Randomized clinical trials are critical for determining the safety and efficacy of drugs for osteoporosis. Unfortunately, they are not the best measures of “real world” conditions, particularly with respect to patient adherence to therapy. Even the most potent therapies for osteoporosis may “fail” if patients do not take medications properly or consistently over prolonged periods of time. Lack of adherence to oral bisphosphonate therapy has been associated with inadequate suppression of bone turnover markers as well as less than optimal gains in bone mineral density.30–32 Most importantly, poor adherence has been linked to higher fracture rates.
Bisphosphonate users with inconsistent adherence had 33% higher 10-year fracture rates than consistent users.32 In a retrospective analysis of a pharmacy and medical claims database comprising over 35,000 women on oral bisphosphonates, compliant women had 21% fewer fractures relative to non-compliant women (p < 0.001).33 Women who persisted with bisphosphonate therapy over 24 months had reductions of 40%, 29%, and 45% in vertebral, non-vertebral, and hip fractures, respectively, compared to non-persistent women (p < 0.001).33 Overall, less than half of the women in this population were compliant with bisphosphonate therapy and only 1 in 6 persisted with therapy for 24 months.33
A variety of international studies have found similar results. Among 44,000 British men and women on oral bisphosphonates, hip/femur fractures were reduced 22% in those who persisted with therapy for 1 year or more.34 In a population from the Netherlands, patients who persisted with therapy for 2 years had 32% fewer fractures than those who stopped therapy before 2 years.35 Among 8822 new female users of daily or weekly oral bisphosphonates in the Netherlands, compliance less than 80% was associated with a 40% increased risk of osteoporotic fracture compared with those with higher compliance rates.36 Fracture risk increased steadily as the compliance rate decreased. Those with the very lowest compliance had an 80% higher risk of fracture than those with the highest compliance.36 Finally, in a nested case control study from a large database in Quebec, women who sustained non-vertebral fractures while taking oral bisphosphonates for osteoporosis (cases) were matched with up to 20 age-matched women (controls) from the same database who were on bisphosphonates but did not fracture. Compared to controls, cases were frailer, had more risk factors for fracture, and were less compliant with bisphosphonate therapy. Even after controlling for confounding variables, lower compliance among the cases was associated with a 27% increased risk of fracture compared with controls.37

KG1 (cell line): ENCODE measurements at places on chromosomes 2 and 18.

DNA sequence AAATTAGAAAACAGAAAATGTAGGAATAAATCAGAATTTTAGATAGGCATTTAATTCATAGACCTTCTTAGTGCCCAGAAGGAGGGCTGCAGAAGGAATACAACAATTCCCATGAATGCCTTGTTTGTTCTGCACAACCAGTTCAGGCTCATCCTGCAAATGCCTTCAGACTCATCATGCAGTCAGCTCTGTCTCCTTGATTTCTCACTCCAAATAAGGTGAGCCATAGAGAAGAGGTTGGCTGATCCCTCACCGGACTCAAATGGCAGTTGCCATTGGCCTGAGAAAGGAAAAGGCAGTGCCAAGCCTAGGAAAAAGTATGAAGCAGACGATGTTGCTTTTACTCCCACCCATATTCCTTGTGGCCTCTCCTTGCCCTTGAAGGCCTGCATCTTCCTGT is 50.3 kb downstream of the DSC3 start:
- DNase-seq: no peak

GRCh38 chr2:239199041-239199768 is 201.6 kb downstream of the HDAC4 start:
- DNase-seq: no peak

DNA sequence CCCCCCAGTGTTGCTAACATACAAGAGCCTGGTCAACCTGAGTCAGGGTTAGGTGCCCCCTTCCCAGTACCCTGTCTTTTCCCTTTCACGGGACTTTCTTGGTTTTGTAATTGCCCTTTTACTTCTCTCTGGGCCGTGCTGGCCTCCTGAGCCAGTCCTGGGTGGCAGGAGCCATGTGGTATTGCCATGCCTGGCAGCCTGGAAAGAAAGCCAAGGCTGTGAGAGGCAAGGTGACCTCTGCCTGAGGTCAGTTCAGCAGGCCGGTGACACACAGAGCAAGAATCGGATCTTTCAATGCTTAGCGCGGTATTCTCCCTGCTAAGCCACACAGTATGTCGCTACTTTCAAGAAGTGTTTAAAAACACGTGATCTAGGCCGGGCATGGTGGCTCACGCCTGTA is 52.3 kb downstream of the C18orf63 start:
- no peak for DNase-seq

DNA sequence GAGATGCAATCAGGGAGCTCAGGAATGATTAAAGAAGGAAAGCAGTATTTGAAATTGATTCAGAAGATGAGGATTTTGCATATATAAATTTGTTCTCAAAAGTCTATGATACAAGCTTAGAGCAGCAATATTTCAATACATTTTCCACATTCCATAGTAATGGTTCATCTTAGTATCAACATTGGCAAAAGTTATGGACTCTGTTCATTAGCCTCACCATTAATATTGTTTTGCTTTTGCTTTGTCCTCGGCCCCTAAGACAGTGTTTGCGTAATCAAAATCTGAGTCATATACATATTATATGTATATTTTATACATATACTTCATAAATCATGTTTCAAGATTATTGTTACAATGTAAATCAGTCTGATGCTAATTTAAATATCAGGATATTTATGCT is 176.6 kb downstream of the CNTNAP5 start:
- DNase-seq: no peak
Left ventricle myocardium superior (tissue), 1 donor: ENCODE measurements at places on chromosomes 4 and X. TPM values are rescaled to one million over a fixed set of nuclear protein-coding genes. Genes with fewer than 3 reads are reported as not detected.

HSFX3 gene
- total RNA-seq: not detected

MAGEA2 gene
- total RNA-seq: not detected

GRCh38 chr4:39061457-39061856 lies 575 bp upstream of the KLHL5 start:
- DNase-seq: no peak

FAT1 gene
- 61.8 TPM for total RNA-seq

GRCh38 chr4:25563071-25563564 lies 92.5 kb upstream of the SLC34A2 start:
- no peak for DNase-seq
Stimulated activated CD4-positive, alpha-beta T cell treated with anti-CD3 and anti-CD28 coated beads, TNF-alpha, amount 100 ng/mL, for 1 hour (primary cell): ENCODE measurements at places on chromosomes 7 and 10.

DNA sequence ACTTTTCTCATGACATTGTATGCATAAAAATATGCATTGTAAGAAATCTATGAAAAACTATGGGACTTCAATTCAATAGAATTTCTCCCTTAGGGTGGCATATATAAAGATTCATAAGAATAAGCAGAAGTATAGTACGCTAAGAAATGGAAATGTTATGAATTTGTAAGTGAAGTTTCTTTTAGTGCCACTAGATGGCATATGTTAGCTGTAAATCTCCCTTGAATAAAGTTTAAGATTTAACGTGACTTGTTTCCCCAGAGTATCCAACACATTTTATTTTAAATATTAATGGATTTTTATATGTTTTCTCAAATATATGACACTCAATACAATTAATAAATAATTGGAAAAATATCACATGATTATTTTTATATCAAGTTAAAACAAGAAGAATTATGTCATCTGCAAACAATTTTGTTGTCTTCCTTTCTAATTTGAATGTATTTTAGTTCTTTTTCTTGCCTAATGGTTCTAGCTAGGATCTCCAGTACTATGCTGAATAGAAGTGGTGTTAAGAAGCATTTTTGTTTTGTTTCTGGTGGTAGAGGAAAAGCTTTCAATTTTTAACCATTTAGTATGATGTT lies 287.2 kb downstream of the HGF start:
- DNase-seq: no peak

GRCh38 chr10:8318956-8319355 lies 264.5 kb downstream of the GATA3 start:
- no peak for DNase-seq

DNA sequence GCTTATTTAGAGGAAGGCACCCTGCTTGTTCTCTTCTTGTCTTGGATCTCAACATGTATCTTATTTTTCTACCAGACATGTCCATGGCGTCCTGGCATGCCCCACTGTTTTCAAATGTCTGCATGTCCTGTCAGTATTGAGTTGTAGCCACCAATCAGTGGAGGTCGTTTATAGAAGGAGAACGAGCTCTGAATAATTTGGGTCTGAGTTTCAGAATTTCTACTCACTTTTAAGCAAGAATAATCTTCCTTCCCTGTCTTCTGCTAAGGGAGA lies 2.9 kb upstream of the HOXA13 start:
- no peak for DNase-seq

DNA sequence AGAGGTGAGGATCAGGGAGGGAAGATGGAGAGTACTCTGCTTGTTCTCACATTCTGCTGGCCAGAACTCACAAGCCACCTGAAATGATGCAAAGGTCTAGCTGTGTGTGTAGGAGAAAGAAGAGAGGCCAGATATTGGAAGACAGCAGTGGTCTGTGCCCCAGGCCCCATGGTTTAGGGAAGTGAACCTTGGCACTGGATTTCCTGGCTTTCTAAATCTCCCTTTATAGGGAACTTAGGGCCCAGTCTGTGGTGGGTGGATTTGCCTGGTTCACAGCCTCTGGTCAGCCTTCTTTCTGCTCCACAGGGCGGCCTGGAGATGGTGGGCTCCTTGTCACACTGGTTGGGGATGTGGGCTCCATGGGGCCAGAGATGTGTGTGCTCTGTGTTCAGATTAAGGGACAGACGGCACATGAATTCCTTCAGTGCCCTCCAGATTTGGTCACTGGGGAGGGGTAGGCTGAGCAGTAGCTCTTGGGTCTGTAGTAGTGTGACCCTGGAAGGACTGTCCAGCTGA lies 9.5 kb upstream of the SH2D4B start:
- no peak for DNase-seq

A number of randomized placebo-controlled prospective fracture trials supported the efficacy of once-daily oral BPs including alendronate, risedronate, and ibandronate in the treatment of postmenopausal osteoporosis.38–44 All of these drugs, when given once per day, significantly reduced the relative risk (RR) of vertebral fractures by 41% to 62%. In addition, daily oral alendronate reduced the RR of non-vertebral fractures by 47% (p = 0.021) in a group of women with low bone mineral density (BMD) (lumbar spine T-score of −2.0 or lower).45 In a posthoc analysis of 4 clinical trials involving 620 postmenopausal women with osteopenia (T-score at the femoral neck between −1 and −2.5), 5 mg daily oral risedronate reduced the RR of all fragility fractures by 73% compared with placebo (p = 0.023).45 These results suggest that both daily alendronate and risedronate are effective in reducing fractures in postmenopausal women with osteopenia as well as osteoporosis. With respect to hip fractures, daily oral risedronate reduced the RR of hip fracture by 30% in 5445 elderly women with osteoporosis at the femoral neck.46 However, in this same study, oral daily risedronate did not reduce hip fractures in elderly women who had clinical risk factors for hip fracture but were not necessarily osteoporotic.46